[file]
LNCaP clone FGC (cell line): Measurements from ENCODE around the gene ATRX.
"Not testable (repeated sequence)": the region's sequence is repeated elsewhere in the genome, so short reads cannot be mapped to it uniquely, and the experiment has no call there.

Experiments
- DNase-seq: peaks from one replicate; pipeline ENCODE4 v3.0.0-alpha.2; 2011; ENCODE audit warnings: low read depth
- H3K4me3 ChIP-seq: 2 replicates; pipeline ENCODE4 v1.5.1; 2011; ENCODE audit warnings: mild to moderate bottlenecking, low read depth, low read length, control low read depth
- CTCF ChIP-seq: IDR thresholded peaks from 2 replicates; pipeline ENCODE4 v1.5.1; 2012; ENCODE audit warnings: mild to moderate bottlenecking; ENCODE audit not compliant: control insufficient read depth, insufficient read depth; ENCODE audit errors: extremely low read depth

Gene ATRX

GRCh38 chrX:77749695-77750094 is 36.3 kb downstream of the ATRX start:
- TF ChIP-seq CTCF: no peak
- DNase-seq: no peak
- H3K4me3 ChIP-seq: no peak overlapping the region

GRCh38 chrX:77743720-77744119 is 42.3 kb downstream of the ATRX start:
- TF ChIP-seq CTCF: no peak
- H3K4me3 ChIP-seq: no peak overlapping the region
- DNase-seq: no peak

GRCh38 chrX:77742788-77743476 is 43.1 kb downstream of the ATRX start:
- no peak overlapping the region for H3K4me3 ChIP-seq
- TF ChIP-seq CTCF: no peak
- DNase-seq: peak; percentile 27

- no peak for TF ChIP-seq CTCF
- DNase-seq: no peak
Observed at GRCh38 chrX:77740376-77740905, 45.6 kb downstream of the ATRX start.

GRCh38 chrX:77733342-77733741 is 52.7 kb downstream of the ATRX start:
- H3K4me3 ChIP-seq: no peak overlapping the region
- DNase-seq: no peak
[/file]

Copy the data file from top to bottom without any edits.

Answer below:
LNCaP clone FGC (cell line): Measurements from ENCODE around the gene ATRX.
"Not testable (repeated sequence)": the region's sequence is repeated elsewhere in the genome, so short reads cannot be mapped to it uniquely, and the experiment has no call there.

Experiments
- DNase-seq: peaks from one replicate; pipeline ENCODE4 v3.0.0-alpha.2; 2011; ENCODE audit warnings: low read depth
- H3K4me3 ChIP-seq: 2 replicates; pipeline ENCODE4 v1.5.1; 2011; ENCODE audit warnings: mild to moderate bottlenecking, low read depth, low read length, control low read depth
- CTCF ChIP-seq: IDR thresholded peaks from 2 replicates; pipeline ENCODE4 v1.5.1; 2012; ENCODE audit warnings: mild to moderate bottlenecking; ENCODE audit not compliant: control insufficient read depth, insufficient read depth; ENCODE audit errors: extremely low read depth

Gene ATRX

GRCh38 chrX:77749695-77750094 is 36.3 kb downstream of the ATRX start:
- TF ChIP-seq CTCF: no peak
- DNase-seq: no peak
- H3K4me3 ChIP-seq: no peak overlapping the region

GRCh38 chrX:77743720-77744119 is 42.3 kb downstream of the ATRX start:
- TF ChIP-seq CTCF: no peak
- H3K4me3 ChIP-seq: no peak overlapping the region
- DNase-seq: no peak

GRCh38 chrX:77742788-77743476 is 43.1 kb downstream of the ATRX start:
- no peak overlapping the region for H3K4me3 ChIP-seq
- TF ChIP-seq CTCF: no peak
- DNase-seq: peak; percentile 27

- no peak for TF ChIP-seq CTCF
- DNase-seq: no peak
Observed at GRCh38 chrX:77740376-77740905, 45.6 kb downstream of the ATRX start.

GRCh38 chrX:77733342-77733741 is 52.7 kb downstream of the ATRX start:
- H3K4me3 ChIP-seq: no peak overlapping the region
- DNase-seq: no peak